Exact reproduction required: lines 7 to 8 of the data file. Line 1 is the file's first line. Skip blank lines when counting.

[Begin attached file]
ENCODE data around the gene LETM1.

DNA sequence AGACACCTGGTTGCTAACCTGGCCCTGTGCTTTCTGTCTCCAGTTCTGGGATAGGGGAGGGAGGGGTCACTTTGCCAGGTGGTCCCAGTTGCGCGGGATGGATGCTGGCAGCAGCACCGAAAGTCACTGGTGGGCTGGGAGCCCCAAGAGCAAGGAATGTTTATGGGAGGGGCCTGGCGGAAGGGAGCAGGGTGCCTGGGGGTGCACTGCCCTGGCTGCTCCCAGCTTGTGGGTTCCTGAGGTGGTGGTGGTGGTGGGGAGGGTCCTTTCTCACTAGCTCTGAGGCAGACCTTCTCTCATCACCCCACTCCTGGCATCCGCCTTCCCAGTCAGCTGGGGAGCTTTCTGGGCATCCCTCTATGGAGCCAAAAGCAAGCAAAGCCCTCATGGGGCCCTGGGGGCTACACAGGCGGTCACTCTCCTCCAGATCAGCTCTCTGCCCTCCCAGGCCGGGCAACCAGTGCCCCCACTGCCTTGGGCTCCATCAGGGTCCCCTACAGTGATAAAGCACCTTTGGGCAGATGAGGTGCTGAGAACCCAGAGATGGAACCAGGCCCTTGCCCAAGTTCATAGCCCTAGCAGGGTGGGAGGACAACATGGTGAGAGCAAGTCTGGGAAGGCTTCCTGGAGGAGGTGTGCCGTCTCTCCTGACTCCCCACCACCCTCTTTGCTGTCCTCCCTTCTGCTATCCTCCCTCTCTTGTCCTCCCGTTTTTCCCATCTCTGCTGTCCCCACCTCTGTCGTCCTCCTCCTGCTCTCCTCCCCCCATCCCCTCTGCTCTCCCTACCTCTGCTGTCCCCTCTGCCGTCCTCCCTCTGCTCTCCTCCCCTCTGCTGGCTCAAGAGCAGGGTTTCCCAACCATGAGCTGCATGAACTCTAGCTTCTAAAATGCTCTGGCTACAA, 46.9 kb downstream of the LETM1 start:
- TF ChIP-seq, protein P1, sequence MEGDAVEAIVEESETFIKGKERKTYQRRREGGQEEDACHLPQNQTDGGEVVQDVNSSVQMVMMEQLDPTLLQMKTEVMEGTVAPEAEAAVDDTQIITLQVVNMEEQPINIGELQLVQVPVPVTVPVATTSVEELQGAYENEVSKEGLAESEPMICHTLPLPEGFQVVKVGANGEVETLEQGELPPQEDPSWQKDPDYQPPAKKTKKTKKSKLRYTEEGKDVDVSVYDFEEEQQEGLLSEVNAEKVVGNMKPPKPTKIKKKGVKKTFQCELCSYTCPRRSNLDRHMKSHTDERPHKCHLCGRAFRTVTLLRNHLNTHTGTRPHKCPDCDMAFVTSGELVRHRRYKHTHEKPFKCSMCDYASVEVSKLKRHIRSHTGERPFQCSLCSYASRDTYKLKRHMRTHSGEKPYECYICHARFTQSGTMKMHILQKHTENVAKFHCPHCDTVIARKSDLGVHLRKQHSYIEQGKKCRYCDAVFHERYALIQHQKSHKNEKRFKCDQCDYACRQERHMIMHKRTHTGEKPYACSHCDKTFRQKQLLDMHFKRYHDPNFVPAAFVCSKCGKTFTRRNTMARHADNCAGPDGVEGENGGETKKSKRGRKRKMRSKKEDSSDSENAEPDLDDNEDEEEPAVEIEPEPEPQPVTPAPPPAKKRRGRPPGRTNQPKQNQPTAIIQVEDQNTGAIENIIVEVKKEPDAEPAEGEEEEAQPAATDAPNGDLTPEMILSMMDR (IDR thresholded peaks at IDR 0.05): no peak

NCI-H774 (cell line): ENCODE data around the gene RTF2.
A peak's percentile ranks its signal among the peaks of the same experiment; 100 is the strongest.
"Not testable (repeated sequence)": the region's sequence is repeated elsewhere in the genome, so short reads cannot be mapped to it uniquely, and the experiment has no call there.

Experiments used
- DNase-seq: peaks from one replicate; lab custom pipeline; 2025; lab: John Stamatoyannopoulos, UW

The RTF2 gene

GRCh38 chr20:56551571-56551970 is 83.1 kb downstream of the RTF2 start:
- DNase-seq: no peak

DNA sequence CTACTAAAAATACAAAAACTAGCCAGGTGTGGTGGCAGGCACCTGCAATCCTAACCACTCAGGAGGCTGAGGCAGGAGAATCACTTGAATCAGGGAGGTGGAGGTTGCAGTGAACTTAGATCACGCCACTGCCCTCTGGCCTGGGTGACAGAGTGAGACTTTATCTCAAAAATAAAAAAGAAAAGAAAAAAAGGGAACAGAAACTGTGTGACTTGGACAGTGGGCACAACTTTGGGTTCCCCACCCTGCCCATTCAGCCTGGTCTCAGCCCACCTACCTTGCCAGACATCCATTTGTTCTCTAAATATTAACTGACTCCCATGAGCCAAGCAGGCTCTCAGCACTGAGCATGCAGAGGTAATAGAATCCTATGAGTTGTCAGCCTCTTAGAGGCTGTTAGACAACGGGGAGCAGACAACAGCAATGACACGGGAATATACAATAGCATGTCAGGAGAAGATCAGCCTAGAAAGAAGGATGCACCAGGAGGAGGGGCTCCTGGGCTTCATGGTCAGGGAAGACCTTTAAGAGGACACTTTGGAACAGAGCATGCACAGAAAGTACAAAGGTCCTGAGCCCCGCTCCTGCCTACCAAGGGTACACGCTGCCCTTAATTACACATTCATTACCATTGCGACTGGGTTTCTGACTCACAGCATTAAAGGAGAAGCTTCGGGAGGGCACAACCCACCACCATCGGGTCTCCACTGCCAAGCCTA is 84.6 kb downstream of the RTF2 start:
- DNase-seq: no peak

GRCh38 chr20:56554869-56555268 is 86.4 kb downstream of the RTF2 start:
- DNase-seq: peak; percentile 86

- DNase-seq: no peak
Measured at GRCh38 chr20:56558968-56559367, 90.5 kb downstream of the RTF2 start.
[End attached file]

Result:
Experiments used
- DNase-seq: peaks from one replicate; lab custom pipeline; 2025; lab: John Stamatoyannopoulos, UW